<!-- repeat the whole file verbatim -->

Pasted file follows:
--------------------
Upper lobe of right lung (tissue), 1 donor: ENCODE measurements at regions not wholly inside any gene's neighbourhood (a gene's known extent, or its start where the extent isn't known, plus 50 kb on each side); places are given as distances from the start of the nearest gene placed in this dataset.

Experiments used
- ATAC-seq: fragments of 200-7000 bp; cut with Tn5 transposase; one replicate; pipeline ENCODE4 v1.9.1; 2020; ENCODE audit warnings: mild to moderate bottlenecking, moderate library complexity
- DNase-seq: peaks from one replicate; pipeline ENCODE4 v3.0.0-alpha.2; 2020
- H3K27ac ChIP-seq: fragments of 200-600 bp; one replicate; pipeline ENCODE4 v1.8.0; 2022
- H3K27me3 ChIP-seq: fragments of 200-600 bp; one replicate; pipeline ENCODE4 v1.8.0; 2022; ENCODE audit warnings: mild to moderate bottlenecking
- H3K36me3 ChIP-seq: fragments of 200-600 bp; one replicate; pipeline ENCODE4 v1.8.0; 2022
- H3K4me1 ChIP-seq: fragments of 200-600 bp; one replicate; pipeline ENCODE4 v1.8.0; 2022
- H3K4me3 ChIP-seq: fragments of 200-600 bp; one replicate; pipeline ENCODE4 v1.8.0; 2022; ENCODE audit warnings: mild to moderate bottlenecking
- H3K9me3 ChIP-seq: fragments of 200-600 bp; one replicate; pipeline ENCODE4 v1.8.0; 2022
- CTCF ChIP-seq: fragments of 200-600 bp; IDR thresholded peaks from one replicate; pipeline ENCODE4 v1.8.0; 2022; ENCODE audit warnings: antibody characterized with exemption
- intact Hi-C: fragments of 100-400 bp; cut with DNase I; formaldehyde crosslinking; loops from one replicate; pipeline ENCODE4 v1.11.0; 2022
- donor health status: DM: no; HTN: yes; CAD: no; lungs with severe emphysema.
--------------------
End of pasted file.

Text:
Upper lobe of right lung (tissue), 1 donor: ENCODE measurements at regions not wholly inside any gene's neighbourhood (a gene's known extent, or its start where the extent isn't known, plus 50 kb on each side); places are given as distances from the start of the nearest gene placed in this dataset.

Experiments used
- ATAC-seq: fragments of 200-7000 bp; cut with Tn5 transposase; one replicate; pipeline ENCODE4 v1.9.1; 2020; ENCODE audit warnings: mild to moderate bottlenecking, moderate library complexity
- DNase-seq: peaks from one replicate; pipeline ENCODE4 v3.0.0-alpha.2; 2020
- H3K27ac ChIP-seq: fragments of 200-600 bp; one replicate; pipeline ENCODE4 v1.8.0; 2022
- H3K27me3 ChIP-seq: fragments of 200-600 bp; one replicate; pipeline ENCODE4 v1.8.0; 2022; ENCODE audit warnings: mild to moderate bottlenecking
- H3K36me3 ChIP-seq: fragments of 200-600 bp; one replicate; pipeline ENCODE4 v1.8.0; 2022
- H3K4me1 ChIP-seq: fragments of 200-600 bp; one replicate; pipeline ENCODE4 v1.8.0; 2022
- H3K4me3 ChIP-seq: fragments of 200-600 bp; one replicate; pipeline ENCODE4 v1.8.0; 2022; ENCODE audit warnings: mild to moderate bottlenecking
- H3K9me3 ChIP-seq: fragments of 200-600 bp; one replicate; pipeline ENCODE4 v1.8.0; 2022
- CTCF ChIP-seq: fragments of 200-600 bp; IDR thresholded peaks from one replicate; pipeline ENCODE4 v1.8.0; 2022; ENCODE audit warnings: antibody characterized with exemption
- intact Hi-C: fragments of 100-400 bp; cut with DNase I; formaldehyde crosslinking; loops from one replicate; pipeline ENCODE4 v1.11.0; 2022
- donor health status: DM: no; HTN: yes; CAD: no; lungs with severe emphysema.